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Portrait of Admiral Sir John Balchin, commander of HMS Victory
Three bronze cannon on the shipwreck site of HMS Victory
The dolphin handles adorning the 42-pounder bronze cannon recovered from the shipwreck site of HMS Victory
The 12-pounder and 42-pounder bronze cannon recovered from the shipwreck site of HMS Victory

HMS Victory Historical Overview

 HMS Victory was a British first-rate man-of-war constructed in Portsmouth Dockyard between 1726 and 1737, under the direction of Master Shipwright Joseph Allin. The fifth and penultimate Royal Navy ship to bear this name, the Victory was the direct predecessor and inspiration behind Admiral Lord Nelson’s iconic flagship built three decades later, bearing similar features and dimensions.

 

When launched, the Victory was considered the mightiest and most technically-advanced warship in the world, built with three elaborately decorated open galleries at the stern and armed with up to 100 bronze cannon. Historically, she was the last Royal Navy warship to be lost at sea with a complete complement of bronze guns.

 

In July of 1744, HMS Victory was dispatched under the command of one of the country’s most esteemed admirals, Sir John Balchin who had served the Royal Navy with distinction for nearly 60 years, sailing the waters of the West Indies, the Baltic, Mediterranean and English Channel on 13 different warships.

 

The recently retired Balchin was abruptly called back into active naval service to rescue a Mediterranean victualling convoy blockaded down the River Tagus at Lisbon by the notorious French Brest fleet of de Rochambeau. If these vital supplies failed to reach the Mediterranean fleet, England was at risk of losing the War of the Austrian Succession. Arriving at the Tagus River in late August, Balchin’s Victory successfully liberated the convoy, and immediately escorted it to Gibraltar. The French squadron of 12 ships retreated to Cadiz with the Victory in hot pursuit, blocking the Brest fleet in port.

 

During the course of her voyage, the Victory reportedly anchored off Lisbon, the bullion capital of Europe and the Mediterranean world, where she was loaded with a commercial cargo of gold. It is believed that here Balchin engaged in the accepted practice of carrying specie back to England. This is further confirmed by the financial newspaper Amsterdamsche Courant of November 18/19  1744, which describes Balchin’s flagship as carrying a huge sum of money when she foundered: “People will have it that on board of the Victory was a sum of 400,000 pounds (1744 face value) sterling that it had brought from Lisbon for our merchants.” Based on contemporary accounts of coinage being shipped from Lisbon at the time, this cargo most likely consisted of gold coins. If gold, this would equate to approximately 100,000, 1 oz. gold coins.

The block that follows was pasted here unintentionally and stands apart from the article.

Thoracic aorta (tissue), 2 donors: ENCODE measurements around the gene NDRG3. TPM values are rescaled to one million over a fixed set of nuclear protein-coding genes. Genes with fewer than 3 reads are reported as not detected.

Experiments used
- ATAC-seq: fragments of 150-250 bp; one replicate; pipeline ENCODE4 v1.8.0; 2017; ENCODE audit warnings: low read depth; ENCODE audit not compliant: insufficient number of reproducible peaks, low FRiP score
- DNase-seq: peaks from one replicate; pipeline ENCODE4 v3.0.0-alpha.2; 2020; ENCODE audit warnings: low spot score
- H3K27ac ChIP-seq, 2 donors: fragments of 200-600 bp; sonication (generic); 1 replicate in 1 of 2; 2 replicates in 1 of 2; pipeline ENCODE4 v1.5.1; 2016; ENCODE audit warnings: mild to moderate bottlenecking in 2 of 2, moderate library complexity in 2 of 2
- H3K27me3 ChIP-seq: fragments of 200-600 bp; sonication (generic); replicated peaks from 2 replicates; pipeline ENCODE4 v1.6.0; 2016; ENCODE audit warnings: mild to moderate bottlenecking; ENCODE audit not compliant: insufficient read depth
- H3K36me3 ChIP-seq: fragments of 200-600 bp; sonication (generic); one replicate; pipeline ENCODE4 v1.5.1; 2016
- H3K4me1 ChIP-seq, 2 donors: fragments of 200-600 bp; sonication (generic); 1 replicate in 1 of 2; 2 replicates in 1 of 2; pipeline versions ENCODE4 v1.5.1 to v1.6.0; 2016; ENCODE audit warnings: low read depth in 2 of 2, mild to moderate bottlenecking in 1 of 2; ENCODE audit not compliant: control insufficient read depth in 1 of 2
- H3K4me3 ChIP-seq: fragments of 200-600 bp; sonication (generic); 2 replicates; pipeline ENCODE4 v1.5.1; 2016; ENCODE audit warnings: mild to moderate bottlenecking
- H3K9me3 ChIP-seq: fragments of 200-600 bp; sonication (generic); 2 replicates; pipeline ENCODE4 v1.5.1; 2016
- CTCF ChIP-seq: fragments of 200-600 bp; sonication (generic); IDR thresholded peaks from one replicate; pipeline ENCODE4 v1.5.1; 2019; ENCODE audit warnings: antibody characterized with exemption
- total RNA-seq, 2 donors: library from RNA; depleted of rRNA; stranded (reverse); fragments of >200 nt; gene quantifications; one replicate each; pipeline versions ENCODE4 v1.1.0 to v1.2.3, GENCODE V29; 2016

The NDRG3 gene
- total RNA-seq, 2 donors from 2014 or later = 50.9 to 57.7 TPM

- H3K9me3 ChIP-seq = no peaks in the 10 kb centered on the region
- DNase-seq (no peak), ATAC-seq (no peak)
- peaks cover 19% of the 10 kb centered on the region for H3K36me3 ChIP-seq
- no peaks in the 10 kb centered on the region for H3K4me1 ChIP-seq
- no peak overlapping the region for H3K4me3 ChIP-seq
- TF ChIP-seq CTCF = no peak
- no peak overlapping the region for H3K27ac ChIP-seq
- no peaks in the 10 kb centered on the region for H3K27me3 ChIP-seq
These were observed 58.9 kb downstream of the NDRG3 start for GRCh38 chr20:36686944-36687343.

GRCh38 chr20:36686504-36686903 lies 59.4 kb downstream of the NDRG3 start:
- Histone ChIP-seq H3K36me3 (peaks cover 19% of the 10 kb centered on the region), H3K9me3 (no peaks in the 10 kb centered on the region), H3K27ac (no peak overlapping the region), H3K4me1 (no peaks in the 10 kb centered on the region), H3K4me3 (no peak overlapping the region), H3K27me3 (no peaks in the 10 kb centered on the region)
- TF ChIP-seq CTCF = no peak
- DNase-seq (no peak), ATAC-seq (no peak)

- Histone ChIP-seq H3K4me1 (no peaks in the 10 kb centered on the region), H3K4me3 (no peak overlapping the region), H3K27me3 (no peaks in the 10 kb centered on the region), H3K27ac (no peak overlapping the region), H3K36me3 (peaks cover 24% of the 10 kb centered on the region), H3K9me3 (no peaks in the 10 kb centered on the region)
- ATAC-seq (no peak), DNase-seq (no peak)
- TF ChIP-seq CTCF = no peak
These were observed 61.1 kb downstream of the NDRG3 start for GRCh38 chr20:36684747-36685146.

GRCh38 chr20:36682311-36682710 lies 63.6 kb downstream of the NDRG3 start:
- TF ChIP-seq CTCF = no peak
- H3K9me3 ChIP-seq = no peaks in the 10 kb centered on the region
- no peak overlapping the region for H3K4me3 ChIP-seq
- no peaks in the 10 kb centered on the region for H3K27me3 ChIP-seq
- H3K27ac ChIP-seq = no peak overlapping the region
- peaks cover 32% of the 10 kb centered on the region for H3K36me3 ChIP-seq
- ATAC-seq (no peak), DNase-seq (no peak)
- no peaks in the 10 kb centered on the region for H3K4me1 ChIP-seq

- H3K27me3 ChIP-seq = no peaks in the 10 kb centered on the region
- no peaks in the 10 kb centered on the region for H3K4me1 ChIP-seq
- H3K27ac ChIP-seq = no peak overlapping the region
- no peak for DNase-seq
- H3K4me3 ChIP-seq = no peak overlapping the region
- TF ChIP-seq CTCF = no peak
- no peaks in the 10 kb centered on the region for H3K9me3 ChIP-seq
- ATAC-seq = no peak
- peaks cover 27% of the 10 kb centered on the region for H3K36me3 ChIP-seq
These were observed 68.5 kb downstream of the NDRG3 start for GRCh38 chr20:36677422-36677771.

On her return home, as Balchin’s Victory sailed through the Western Approaches to the English Channel in early October she was caught in a violent storm and separated from the rest of the fleet. Despite damage to several other ships, all of the sails safely reached England, with the sole exception to the flagship. On October 5, 1744, HMS Victory, Britain’s premier first-rate warship—the most powerful ship in the world—was lost with all hands aboard; approximately 900 sailors, plus a complement of marines and 50 volunteers drawn from the noblest families of England, perished in the disaster, including the Admiral Sir John Balchin.

 

The loss of HMS Victory was a national calamity and speculation as to where she may have disappeared absorbed the country. Contemporary newspapers reported the subsequent discovery of wreckage on the coasts of Alderney, Guernsey and Jersey. Wreckage marked with the name Victory led to the logical presumption that she must have gone down off the Channel Isles. The prevailing belief was that she smashed into the Casquets, a group of rocky islets northwest of Alderney, protruding 10 m (approx. 30 ft.) above the water line and infamously known as the “graveyard of the English Channel.”

 

Over the course of this tragic event, the public hastened to lay blame on faulty navigation and the Alderny lighthouse keeper was even subjected to a court martial accused of failing in his duty to keep the lights on, thereby contributing to the tragedy. Soon the association between this shipwreck and the Channel Isles became institutionalized. Stamps printed in 1991 even depicted the ship sinking off Alderney, with the 18th-century lighthouse standing helplessly in the background.

 

Despite extensive physical wreckage ostensibly supporting the Victory’s loss off the Casquets, neither her hull nor any of her massive cannon were ever discovered. The Royal Navy did attempt to relocate reported wreckage from Alderney in 1744, followed by an unsuccessful mast recovery operation by the Deal in June 1745. Modern surveys have similarly failed to find a telling concentration of wreckage from the Victory on the seabed.

 

The location of the physical wreck site of Balchin’s Victory remained an enigma for nearly three centuries until its discovery by Odyssey Marine Exploration in 2008. While some of the wreckage clearly washed eastwards onto the Channel Isles, the actual wreck site—found nearly 100 km from the Casquets—finally disproves the long-standing beliefs about the Victory’s loss, and thus solves Britain’s most compelling maritime mystery. Further, Odyssey’s discovery exonerates the crew of the Victory as well as the Aldreney lighthouse keeper. Evidence instead points to the fact that HMS Victory sank as the result of a violent storm; her design and construction likely contributing to her demise.

 

 

 

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